Such is the dramatic headline in the DailyMail UK. Rather curious because paralysis as a result of a lumbar puncture or an epidural as in this case, is practically unheard of (despite the fear amongst some Malaysians).
Later she was diagnosed with chronic adhesive arachnoiditis, a severe inflammation of the brain membranes, which left her with no movement in her legs and limited use of her arms.
Ruling in Miss Sutcliffe’s favour last April, Mr Justice Irwin said it would be impossible to establish exactly what went wrong.
He said there must have been some “lapse or breach of duty” on the part of the medical staff.
The chlorhexidine was on a trolley beside the operating table and experts said a small splash of the liquid may have contaminated the syringe prior to the epidural being administered.
It was speculated that this might have happened when a medic jogged the trolley.
Last year’s High Court hearing led to a finding of negligence which was challenged by Aintree University Hospitals Trust yesterday.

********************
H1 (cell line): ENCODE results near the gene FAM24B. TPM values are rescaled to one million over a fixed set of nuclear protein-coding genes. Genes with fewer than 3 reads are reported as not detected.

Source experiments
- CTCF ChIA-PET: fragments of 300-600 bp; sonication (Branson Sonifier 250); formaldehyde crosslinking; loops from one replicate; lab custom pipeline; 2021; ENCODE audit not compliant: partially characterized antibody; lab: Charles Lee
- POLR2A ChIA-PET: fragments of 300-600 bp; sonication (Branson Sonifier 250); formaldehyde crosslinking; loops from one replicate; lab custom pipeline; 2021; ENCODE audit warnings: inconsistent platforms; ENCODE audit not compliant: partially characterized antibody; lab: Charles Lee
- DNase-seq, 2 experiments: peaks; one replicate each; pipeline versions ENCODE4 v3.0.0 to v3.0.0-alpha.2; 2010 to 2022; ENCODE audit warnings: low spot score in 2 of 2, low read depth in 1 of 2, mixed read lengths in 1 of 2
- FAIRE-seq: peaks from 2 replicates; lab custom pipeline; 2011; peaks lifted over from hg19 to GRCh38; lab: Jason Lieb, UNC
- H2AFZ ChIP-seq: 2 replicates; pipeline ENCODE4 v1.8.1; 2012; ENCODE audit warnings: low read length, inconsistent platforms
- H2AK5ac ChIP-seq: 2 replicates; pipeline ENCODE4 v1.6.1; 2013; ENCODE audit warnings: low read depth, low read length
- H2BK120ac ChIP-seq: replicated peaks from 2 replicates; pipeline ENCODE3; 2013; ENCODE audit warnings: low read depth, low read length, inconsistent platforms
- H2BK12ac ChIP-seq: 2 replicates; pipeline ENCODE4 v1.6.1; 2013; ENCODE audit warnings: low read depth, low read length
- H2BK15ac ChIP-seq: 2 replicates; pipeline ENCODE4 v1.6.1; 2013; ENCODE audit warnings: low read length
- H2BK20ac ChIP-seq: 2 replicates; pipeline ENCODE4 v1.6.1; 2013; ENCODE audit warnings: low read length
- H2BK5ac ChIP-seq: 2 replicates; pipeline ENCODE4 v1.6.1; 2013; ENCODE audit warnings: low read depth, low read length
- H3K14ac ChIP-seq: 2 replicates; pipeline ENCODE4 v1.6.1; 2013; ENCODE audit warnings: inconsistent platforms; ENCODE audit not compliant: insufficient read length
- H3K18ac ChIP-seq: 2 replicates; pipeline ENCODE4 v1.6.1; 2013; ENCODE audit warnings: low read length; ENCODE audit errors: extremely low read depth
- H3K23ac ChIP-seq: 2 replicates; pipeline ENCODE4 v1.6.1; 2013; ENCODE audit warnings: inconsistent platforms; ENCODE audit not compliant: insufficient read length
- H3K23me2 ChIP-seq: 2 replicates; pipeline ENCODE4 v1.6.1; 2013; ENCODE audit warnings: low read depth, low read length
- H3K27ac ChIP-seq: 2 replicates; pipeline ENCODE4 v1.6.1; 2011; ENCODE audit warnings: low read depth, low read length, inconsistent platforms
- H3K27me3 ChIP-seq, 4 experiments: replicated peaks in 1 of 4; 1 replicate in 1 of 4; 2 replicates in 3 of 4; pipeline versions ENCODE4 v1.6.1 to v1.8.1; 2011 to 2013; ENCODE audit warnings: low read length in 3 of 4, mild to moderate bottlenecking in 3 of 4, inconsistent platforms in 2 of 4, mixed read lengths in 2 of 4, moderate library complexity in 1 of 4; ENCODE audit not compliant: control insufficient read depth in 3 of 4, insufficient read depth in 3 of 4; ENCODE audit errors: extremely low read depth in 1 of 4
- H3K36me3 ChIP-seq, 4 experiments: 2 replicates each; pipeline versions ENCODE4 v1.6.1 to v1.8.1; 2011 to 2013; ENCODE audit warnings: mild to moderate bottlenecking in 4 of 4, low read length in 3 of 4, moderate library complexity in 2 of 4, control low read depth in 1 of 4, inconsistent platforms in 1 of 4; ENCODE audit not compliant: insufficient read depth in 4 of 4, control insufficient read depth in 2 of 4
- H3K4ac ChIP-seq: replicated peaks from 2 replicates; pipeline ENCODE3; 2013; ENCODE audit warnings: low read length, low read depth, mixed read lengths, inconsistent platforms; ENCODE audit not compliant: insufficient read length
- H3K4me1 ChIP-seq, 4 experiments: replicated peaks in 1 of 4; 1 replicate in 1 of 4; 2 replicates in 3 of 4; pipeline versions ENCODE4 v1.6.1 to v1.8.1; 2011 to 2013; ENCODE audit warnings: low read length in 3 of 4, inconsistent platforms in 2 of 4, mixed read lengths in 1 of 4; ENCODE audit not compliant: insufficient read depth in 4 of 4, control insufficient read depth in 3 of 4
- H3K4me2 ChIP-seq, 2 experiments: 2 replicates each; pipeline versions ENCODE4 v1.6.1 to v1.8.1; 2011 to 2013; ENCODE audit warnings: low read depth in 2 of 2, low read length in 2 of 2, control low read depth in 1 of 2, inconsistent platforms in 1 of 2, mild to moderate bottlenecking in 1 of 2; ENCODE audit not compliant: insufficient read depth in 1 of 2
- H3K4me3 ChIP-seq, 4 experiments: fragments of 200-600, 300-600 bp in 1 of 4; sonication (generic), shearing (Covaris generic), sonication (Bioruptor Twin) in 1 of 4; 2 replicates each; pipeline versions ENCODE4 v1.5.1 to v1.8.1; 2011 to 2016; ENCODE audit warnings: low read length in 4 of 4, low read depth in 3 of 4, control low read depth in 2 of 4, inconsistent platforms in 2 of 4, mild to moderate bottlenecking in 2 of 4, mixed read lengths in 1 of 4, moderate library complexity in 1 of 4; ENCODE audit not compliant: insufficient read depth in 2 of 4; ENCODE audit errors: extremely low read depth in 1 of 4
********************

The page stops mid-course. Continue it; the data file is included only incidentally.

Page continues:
Charles Feeny, for the trust, said the case was unique and the amount of chlorhexidine involved may have been as little as one tenthousandth of a litre – a droplet or smear.
He said it would barely have been visible to the eye and doctors could not be blamed for failing to spot it.
“It is unreasonable to put a clinician under a duty to notice any spillage, when it is as small as one ten-thousandth of a litre,” he added.
Epidural analgesia is commonly employed to ease the pain of childbirth, and arachnoiditis as occured in the report is an extremely rare complication.
Nevertheless, it has sparked off an interesting debate in the Dobbs forum – should Chlorhexidine be advocated as a skin prep for lumbar puncture or epidurals?
It also illustrates the difficulties of practicing medicine in the modern world, where 100% success is expected and any failure or complication is not tolerated!
An educational video about epidurals from BUPA: